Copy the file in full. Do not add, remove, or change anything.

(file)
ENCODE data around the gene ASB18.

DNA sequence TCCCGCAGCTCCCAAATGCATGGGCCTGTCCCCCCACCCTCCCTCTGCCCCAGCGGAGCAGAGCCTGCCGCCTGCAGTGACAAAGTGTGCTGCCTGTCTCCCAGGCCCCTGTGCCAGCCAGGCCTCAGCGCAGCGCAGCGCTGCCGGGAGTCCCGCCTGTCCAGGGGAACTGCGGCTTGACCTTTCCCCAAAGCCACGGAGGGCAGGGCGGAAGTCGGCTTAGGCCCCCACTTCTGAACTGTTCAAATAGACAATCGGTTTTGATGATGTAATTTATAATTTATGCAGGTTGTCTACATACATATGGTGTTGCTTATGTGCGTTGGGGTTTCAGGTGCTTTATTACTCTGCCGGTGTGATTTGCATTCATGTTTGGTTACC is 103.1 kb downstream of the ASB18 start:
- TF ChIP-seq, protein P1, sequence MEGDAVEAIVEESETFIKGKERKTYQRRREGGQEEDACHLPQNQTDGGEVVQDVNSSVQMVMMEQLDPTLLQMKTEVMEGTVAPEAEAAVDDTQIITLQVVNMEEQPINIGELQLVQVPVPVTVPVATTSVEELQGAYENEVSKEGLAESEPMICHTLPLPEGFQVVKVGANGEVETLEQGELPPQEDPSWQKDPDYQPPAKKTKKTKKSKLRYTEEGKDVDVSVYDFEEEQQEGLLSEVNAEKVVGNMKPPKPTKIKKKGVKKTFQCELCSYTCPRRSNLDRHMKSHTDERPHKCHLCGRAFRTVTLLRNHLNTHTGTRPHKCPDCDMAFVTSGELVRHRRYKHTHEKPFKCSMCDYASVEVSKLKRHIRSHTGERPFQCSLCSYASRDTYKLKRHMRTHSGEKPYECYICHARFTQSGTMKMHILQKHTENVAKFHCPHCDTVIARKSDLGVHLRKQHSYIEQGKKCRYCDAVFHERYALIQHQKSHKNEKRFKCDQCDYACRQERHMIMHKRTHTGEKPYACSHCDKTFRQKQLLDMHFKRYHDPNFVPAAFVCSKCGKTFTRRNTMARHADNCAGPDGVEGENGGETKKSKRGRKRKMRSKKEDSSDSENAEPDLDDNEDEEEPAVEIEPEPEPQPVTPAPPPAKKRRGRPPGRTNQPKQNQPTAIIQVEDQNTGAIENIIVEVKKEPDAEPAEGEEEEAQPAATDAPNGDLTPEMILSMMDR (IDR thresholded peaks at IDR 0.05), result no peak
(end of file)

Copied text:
ENCODE data around the gene ASB18.

DNA sequence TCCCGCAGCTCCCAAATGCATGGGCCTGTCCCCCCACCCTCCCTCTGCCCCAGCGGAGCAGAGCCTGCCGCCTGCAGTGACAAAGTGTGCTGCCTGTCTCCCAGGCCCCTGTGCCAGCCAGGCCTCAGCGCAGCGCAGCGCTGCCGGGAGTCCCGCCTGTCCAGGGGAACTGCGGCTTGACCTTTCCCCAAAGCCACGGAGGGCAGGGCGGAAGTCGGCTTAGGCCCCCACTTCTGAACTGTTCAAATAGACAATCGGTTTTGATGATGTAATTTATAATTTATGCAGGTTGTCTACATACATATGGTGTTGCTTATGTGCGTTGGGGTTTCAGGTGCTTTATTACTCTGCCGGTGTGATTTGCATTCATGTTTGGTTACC is 103.1 kb downstream of the ASB18 start:
- TF ChIP-seq, protein P1, sequence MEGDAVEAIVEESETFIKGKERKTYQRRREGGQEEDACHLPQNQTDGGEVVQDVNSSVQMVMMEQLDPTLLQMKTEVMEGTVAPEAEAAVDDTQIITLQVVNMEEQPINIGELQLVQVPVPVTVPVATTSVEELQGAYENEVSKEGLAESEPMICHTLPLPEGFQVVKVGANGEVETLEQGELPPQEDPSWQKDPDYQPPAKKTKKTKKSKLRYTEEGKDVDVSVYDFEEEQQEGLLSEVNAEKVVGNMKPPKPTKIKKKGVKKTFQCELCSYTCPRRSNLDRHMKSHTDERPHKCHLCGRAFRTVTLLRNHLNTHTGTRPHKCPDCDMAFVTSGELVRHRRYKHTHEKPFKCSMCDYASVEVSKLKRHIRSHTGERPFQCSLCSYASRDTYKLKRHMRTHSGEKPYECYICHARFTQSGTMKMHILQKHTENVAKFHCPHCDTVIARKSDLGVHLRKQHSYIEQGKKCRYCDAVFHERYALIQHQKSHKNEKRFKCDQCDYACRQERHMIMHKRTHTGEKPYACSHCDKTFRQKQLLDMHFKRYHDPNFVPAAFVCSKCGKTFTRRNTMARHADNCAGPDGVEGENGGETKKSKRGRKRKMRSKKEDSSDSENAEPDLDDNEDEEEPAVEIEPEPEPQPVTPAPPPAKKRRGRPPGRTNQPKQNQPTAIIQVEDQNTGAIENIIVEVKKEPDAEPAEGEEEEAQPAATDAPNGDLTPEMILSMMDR (IDR thresholded peaks at IDR 0.05), result no peak